Bendett & McHugh, P.C., COVID-19 Updates

Bendett & McHugh, P.C., provides a comprehensive state-by-state summary on the impacts of COVID-19 in the states of CT, MA, ME, RI, NH & VT as of May 21, 2021.  

Connecticut Summary 5/21/2021
The Connecticut Governor extended his Declaration of Public Health and Civil Preparedness Emergencies from February 9, 2021, until April 20, 2021.  
On March 1, 2021, Foreclosures in Connecticut will be virtually fully operational.  Pursuant to CT Governor Executive Order  No. 10A,   any remaining suspensions related to court operations that have not previously been rescinded will be removed on 3/1/2021,  subject to very limited exceptions.  The Judicial Department announced on 2/25/2021 that foreclosure mediations will resume on 3/1/2021 for foreclosures on non-federally backed mortgage loans, and will resume on 7/1/2021 for foreclosures on federally backed mortgage loans, or when the federal moratoria end, if later. For mediations to resume on non-federally backed mortgage loans the federal moratorium affidavit described below must be filed with the court. Mediations will take place by remote means—video conference or telephone.
All court hearings and settlement conferences are being held remotely via Microsoft Teams.
Please note that effective September 24, 2020, the Connecticut Judicial Department issued a standing order requiring the filing of a new court form affidavit detailing the applicability of the federally related moratoria to the subject loan at multiple milestones during the foreclosure process.
Absent certain specified exceptions (and with additional disclosure requirements), Governor's Executive Order 12B prohibits the start of the eviction process against a tenant to obtain occupancy of a residential property by way of either the issuance of a notice to quit, or the filing of a summary process complaint through June 30, 2021.   Otherwise, pending eviction and ejectment proceedings may continue.

Maine Summary 5/21/2021
Maine is currently under a State of Emergency in response to the COVID-19 pandemic. Maine Governor Janet Mills has extended the Maine COVID-19 State of Emergency through June 12, 2021.
While the Governor has not expressly issued any order prohibiting foreclosures during the State of Emergency, Governor Mills wrote an open letter urging (but not requiring) mortgagees in Maine to refrain from initiating or prosecuting residential foreclosures, and specifically to refrain from sending Notices of Default.  Additionally, the Maine Bureau of Consumer Credit Protection, a division of the Maine Department of Professional and Financial Regulation, issued guidance that “Strongly urges that servicers of non-federally-backed mortgages adhere to a foreclosure moratorium, and refrain from mailing “right to cure” notices to Maine residents, so long as the current federal moratorium or successive moratoria remain in effect.”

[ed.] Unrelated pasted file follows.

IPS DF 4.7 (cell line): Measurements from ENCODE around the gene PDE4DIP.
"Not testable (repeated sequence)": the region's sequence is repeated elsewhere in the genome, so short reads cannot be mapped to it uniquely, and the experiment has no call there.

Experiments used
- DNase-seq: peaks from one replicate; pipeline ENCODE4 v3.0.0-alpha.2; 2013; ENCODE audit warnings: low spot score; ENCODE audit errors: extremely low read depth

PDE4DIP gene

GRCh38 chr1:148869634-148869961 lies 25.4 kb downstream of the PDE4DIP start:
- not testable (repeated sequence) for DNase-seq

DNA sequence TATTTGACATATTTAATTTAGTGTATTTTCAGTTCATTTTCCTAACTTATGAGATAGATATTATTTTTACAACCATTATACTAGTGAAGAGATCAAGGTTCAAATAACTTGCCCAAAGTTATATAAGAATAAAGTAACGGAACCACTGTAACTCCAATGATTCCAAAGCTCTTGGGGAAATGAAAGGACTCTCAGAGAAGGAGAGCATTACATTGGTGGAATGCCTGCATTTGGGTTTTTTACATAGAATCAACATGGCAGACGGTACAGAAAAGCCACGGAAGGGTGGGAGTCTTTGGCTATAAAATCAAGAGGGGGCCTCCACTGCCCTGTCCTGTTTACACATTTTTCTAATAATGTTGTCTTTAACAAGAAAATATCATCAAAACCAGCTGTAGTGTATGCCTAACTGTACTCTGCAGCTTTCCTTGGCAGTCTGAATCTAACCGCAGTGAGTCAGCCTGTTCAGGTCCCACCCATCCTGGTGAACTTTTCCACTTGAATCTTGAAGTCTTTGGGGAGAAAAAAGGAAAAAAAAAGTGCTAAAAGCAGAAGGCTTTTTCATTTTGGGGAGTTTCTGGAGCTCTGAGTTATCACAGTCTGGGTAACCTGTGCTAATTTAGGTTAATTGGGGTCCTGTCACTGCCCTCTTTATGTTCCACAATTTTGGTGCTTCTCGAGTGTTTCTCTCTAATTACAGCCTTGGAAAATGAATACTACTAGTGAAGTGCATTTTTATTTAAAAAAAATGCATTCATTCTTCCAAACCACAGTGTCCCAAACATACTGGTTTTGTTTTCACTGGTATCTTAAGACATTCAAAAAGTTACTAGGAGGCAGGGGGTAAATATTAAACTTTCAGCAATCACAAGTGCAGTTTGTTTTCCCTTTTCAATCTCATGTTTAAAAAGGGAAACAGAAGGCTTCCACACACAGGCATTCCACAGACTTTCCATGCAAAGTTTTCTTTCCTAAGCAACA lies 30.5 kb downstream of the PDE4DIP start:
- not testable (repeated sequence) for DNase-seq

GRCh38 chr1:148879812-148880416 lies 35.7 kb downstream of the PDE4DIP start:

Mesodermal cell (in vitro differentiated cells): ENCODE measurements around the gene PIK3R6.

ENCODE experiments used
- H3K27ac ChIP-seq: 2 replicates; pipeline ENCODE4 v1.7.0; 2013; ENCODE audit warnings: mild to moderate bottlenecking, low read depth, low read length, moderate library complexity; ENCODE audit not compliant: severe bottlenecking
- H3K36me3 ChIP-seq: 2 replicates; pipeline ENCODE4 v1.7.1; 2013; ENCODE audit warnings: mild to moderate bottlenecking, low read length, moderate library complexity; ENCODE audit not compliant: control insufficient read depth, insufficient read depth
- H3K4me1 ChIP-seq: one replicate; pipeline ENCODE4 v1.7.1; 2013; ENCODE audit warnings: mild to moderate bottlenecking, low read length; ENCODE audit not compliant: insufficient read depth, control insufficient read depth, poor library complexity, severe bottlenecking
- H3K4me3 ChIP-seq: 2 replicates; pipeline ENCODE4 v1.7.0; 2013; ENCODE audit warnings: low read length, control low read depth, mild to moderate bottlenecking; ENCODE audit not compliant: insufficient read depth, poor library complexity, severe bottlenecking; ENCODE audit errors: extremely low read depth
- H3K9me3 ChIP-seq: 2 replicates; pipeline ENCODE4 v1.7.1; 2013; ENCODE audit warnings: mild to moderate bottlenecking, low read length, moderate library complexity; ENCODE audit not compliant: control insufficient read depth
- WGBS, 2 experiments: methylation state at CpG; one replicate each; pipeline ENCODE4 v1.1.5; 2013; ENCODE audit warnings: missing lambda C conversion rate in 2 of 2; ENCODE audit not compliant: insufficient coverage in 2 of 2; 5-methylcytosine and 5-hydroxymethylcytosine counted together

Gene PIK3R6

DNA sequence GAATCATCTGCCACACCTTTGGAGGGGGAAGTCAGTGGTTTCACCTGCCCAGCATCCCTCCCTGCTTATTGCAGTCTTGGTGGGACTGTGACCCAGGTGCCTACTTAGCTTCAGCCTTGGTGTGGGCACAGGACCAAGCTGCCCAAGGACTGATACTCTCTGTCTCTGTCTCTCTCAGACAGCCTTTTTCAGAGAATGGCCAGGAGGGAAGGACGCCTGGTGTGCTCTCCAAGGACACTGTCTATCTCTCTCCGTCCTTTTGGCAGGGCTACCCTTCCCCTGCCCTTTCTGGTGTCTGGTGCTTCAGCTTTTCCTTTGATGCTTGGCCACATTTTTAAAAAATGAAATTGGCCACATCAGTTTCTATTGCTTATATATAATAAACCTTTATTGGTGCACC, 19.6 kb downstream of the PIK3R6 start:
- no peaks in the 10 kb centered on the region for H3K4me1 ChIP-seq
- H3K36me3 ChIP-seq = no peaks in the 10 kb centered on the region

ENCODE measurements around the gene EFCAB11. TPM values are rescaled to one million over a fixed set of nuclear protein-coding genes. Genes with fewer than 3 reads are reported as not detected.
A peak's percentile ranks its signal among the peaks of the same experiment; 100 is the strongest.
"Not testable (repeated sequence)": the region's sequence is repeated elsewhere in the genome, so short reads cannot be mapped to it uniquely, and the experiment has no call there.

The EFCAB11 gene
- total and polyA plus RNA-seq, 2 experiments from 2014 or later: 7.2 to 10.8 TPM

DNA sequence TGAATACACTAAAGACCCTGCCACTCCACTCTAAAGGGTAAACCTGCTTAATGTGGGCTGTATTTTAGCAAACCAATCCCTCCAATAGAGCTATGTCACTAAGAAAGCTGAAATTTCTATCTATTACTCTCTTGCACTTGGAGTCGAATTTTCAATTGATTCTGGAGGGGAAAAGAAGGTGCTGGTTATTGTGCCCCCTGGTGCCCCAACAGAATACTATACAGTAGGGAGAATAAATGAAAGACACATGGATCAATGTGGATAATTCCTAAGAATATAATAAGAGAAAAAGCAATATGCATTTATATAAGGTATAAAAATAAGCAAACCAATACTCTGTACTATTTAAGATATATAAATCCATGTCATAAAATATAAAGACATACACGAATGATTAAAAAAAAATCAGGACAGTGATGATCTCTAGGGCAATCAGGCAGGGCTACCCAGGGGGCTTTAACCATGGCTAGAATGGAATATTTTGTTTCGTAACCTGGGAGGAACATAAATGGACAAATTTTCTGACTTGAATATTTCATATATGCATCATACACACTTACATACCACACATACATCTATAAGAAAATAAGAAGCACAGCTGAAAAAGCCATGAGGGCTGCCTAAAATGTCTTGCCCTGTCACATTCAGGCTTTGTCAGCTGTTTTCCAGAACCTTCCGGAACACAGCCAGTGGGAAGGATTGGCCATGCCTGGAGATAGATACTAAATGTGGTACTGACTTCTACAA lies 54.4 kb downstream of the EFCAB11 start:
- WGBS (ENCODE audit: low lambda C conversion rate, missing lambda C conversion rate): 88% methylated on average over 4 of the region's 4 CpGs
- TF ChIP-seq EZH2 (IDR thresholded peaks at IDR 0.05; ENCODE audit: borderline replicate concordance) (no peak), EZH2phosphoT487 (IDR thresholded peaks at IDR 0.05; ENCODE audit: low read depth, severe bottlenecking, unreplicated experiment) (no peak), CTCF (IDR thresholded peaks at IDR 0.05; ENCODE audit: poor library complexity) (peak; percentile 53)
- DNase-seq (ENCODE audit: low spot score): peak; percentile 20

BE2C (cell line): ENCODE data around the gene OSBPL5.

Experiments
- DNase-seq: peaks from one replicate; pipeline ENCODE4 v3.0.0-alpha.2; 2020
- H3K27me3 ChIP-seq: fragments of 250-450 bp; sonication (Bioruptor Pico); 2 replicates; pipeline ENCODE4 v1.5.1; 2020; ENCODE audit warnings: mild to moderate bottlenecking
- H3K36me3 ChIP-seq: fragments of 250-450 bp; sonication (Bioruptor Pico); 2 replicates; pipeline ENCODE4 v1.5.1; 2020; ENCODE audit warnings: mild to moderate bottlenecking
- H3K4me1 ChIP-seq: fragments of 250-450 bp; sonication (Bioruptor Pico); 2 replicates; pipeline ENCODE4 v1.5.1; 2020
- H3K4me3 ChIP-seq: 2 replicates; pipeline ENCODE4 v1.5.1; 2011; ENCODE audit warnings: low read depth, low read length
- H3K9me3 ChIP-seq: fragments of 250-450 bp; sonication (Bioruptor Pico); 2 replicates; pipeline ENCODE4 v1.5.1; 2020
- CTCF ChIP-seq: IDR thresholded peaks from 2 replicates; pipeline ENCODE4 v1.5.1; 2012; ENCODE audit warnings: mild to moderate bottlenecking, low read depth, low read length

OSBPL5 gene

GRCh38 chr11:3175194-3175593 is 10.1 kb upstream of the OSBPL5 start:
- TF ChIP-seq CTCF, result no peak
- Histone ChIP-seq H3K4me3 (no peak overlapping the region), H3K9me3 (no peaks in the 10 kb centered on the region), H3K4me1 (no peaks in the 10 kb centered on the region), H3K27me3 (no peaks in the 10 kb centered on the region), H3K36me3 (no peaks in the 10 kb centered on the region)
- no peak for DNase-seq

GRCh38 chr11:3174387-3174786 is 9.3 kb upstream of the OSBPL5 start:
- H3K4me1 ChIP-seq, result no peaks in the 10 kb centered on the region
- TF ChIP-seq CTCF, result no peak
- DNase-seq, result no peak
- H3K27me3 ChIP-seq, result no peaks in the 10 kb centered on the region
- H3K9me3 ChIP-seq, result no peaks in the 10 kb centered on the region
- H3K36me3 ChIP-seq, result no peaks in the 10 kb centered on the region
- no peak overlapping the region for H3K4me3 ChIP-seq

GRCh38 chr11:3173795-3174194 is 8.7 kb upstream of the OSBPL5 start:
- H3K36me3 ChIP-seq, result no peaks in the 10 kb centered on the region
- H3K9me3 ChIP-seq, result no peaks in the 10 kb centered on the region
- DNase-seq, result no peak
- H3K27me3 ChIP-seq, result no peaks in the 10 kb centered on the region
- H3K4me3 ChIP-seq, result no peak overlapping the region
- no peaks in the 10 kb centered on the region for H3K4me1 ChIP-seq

These communications from the State highlight its preferences as to how servicers should proceed at this time.  In this regard, it is important to note that the Maine Bureau of Consumer Credit Protection directly regulates mortgage servicers and collection activities in Maine, and will receive notification of each Notice of Default sent as it oversees the State's mandatory Notice of Default registration process.
The State courts are open, are accepting new foreclosure cases, and are acting on motions and filings generally.  In addition, after halting nearly all civil hearings and in-person meetings for 5 months, in August 2020 the State courts resumed scheduling some civil proceedings.  However, they have yet to resume scheduling foreclosure mediations and trials, and Maine Judicial Branch has amended its COVID-19 Phased Management Plan to provide that foreclosure trials will not be held or scheduled before November 9, 2021.
Except as discussed herein, other aspects of the Maine foreclosure process, including service and sales, are generally proceeding unimpeded and in the usual course.     
Federal Foreclosure:
The United States District Court for the District of Maine has issued an order allowing foreclosing plaintiffs to proceed to judgment without a hearing where the defendants are in default.  To proceed without a hearing, the plaintiff must submit the necessary documentary evidence to show that it is entitled to foreclosure, and the plaintiff must agree to waive any claims to a deficiency judgment.  The plaintiff must also obtain consent to proceed on the papers from any non-borrower parties in interest that have appeared in the action. 

Pursuant to recent amendments to the Maine Judicial Branch's COVID-19 Phased Management Plan, eviction trials will not be scheduled or held through July 31, 2021.  In addition, effective for the duration of the Maine COVID-19 State of Emergency, the minimum tenant notification periods for termination of tenancies have been enlarged as follows: (1) a property owner must provide an at-will tenant with at least 45 days prior notice of termination, up from 30 days prior notice; and (2) a property owner must provide a tenant with at least 30 days prior notice of termination for nonpayment of rent, up from 7 days prior notice.
For any questions regarding Maine updates, please reach out to Santo Longo at or 207-358-5202.
Massachusetts Summary 5/21/2021:
Massachusetts is currently under a State of Emergency in response to the COVID-19 pandemic. Massachusetts Governor Charlie Baker declared the State of Emergency on March 10, 2020 to be in place until it is expressly lifted at a future unknown date.
On October 17, 2020, the Massachusetts Foreclosure & Eviction Moratoria pursuant to Chapter 65 of the Acts of 2020 expired and the Governor did not extend the moratoria. Therefore, we welcome you to remove any Massachusetts Covid holds at this time.   Please note that this does not affect any current federal moratoria in place.